Sadiq Khan’s ‘Online Hate Crime Hub’ Investigates 1,612 Cases – Nets Six Convictions

Sadiq Khan
Shaun Botterill/Getty Images

London mayor Sadiq Khan’s controversial “Online Hate Crime Hub” has investigated 1,612 cases over two years — but secured only six convictions.

The £1.7 million unit, which ties up five “specialist officers” including a senior detective policing Facebook comments, tweets, and so on for “hate”, was hugely controversial when it was announced in 2016, at a time when London’s ongoing violent crime crisis was spiralling out of control.

Years later, it has been revealed that the so-called “Twitter squad” has investigated more than 1,600 cases, but charged only nine alleged offenders during twelve months of full-scale operations — a third of whom were not successfully convicted.

Only one of the six people actually found guilty of an offence received a term of imprisonment — although this was suspended, meaning they will not actually be locked up unless they commit further offences (and even then judges may not activate the sentence).

Susan Hall, a Conservative member of the London Assembly who sits on the capital’s police and crime committee, tweeted that the revelations proved “Sadiq Khan’s £1.7m ‘Hate Crime Hub’ is an exercise in spin over substance.”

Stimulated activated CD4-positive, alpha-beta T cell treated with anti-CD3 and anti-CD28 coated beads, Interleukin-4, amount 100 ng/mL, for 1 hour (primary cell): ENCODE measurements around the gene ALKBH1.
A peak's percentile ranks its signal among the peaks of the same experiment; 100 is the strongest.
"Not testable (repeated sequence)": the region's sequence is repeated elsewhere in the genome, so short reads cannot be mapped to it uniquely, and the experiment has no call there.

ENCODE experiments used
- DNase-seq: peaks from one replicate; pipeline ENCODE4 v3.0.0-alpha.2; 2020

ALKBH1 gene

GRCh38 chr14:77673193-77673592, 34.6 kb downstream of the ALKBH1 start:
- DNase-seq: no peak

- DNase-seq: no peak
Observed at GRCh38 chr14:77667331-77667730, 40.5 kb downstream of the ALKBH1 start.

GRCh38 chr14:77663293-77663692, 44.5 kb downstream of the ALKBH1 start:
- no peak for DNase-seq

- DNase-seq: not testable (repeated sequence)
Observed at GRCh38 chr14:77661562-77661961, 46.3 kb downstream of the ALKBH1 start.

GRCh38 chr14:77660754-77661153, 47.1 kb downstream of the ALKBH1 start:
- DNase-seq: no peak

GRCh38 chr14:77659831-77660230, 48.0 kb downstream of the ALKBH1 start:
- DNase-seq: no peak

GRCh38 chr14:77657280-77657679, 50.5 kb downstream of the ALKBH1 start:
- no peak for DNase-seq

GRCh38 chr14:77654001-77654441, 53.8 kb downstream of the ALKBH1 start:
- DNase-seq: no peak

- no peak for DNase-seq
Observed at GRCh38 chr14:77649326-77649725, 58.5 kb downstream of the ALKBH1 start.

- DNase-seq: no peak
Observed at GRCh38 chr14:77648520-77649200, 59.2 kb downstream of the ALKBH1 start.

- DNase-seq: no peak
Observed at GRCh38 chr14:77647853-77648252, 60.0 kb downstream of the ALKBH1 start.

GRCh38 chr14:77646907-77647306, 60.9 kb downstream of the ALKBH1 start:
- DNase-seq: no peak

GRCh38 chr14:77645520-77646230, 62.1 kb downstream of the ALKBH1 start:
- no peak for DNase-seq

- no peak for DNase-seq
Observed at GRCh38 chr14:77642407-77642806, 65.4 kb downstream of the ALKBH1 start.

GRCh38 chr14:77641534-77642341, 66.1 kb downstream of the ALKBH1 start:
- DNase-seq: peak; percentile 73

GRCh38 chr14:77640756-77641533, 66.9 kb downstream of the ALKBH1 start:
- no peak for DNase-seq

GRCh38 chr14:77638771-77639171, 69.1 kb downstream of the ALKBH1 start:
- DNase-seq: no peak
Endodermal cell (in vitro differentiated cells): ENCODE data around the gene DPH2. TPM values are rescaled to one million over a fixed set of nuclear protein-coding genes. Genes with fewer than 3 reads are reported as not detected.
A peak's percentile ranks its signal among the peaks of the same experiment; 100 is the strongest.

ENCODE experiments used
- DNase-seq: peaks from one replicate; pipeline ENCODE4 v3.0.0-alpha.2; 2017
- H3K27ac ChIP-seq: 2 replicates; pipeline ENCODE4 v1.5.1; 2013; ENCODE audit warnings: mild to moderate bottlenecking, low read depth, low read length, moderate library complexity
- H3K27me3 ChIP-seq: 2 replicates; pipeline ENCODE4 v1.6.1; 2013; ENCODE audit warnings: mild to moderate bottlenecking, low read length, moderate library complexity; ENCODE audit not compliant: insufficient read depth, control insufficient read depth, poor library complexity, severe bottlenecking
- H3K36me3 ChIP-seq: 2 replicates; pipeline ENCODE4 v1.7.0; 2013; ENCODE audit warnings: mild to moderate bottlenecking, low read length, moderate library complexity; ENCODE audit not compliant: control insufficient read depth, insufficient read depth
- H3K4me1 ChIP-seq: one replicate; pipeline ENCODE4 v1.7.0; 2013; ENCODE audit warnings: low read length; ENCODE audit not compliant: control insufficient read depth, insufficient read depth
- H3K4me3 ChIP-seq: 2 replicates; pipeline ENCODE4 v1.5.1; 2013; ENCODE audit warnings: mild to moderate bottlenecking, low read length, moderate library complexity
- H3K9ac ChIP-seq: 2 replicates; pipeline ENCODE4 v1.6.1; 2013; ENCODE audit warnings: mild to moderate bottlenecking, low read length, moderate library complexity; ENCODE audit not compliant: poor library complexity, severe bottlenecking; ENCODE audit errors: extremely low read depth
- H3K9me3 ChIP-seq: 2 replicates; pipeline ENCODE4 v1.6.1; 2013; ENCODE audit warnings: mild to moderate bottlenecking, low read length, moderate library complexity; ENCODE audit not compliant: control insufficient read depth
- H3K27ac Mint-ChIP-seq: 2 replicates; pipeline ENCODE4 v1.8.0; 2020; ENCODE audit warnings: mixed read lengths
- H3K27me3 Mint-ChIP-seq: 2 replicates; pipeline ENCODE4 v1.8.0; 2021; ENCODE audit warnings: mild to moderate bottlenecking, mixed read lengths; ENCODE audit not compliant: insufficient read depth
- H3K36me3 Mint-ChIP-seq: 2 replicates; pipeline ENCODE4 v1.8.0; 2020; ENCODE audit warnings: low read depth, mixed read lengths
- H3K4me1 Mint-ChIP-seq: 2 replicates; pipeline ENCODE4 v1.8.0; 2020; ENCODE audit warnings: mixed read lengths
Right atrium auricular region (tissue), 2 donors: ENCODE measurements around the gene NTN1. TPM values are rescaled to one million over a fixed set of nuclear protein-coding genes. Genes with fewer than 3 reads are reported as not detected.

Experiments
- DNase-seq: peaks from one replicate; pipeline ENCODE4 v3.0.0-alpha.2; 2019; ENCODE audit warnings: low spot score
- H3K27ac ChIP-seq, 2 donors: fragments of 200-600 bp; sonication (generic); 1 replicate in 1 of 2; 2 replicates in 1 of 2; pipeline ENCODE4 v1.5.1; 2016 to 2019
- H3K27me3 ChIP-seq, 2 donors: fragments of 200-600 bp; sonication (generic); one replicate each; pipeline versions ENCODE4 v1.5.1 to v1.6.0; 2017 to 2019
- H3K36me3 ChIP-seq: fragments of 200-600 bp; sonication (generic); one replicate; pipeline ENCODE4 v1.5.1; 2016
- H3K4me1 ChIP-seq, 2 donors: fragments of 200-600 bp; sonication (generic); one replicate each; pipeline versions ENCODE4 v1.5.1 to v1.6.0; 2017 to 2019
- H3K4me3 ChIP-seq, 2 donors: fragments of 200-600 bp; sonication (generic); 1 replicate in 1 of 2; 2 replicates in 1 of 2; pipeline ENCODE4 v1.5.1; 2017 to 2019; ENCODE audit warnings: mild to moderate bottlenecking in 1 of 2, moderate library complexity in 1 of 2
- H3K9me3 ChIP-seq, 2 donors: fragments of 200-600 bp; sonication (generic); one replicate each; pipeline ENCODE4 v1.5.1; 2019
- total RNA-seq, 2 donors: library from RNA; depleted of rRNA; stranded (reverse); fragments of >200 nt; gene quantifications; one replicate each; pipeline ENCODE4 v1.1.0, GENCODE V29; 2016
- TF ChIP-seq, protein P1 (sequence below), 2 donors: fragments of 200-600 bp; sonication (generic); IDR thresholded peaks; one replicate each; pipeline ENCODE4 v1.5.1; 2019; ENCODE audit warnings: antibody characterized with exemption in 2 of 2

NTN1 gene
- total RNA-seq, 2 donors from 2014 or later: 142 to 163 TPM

“It has prosecuted just six trolls in two years,” she complained.

“Instead of wasting millions on a new unsuccessful unit for PR purposes, he could have put more bobbies on the beat!”

Senior police officers throughout the United Kingdom have not lost their appetite for pursuing people for online speech crimes, however, with Cardiff University having announced a “cutting-edge ethical artificial intelligence” tool named “HateLab” which is being used by “Wales’ four police forces, Greater Manchester Police, Welsh Government and hate crime charities” as recently as December 2018.

Remarkably, HateLab’s developers cited Brexit as a major driver for the tool’s development, with Professor Matthew Williams suggesting that whether the now three-year-old vote to Leave the European Union leads to “a second referendum, a soft Brexit or a no Brexit, there is concern that events will motivate more hate crime”.

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